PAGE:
Charitable donations of virtual currencies are subject to IRS rules governing donated non-cash property, including deductibility limits and value substantiation requirements. Donors should carefully maintain records of the date and amount of all charitable donations and be sure to obtain a receipt or other acknowledgement from the recipient of the donation. Due to the ready availability of pricing information online, an appraisal of donated virtual currencies would usually not be required.  

Use caution: donation-seeking for open source software and other community oriented projects is very common among virtual currency users. Clients may donate funds to non-exempt or otherwise ineligible entities without realizing that they have done so. Donations to non-qualifying entities would be considered non-deductible gifts under IRS tax rules. 

These are the most common federal tax situations likely to be encountered by practitioners with clients who are casual users of or investors in virtual currencies. Be sure to check if your state has issued additional guidance on income, sales or other types of taxes and virtual currencies.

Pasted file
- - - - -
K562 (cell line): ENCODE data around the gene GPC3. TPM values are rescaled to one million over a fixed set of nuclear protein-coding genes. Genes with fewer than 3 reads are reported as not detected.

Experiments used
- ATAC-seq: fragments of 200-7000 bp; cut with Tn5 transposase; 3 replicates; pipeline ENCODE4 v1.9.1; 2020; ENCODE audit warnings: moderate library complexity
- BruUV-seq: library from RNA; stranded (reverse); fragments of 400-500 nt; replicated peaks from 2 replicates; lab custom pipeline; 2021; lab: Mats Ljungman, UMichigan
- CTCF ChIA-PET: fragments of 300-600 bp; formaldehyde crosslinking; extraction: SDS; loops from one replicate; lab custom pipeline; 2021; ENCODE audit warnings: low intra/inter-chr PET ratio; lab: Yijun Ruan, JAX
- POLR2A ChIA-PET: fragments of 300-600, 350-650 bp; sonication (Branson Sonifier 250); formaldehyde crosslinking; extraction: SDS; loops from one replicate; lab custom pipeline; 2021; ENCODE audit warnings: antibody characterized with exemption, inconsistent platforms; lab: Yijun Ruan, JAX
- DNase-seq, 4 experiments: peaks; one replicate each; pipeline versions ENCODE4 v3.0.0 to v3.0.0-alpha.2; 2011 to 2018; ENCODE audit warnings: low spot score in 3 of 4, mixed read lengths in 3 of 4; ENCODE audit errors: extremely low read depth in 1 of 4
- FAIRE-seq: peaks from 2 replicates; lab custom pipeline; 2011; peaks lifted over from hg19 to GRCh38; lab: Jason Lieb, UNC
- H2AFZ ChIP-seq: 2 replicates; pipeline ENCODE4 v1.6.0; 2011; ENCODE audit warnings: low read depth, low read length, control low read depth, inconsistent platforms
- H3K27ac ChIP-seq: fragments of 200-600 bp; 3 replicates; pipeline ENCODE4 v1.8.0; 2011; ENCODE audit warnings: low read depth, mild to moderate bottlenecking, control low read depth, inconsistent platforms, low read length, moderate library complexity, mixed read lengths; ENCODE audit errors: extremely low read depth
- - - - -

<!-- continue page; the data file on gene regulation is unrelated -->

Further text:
Jason Tyra, CPA, MBA, CFE, is principal of Jason M. Tyra, CPA, PLLC, in Killeen, Texas. A CPA licensed to practice in Texas, Jason provides tax and consulting services to the Bitcoin user community, including some of the leading figures and companies in Bitcoin. Contact him at jason@tyracpa.com.


[1]Source: http://www.businessinsider.com/bitcoin-awareness-survey-2014-3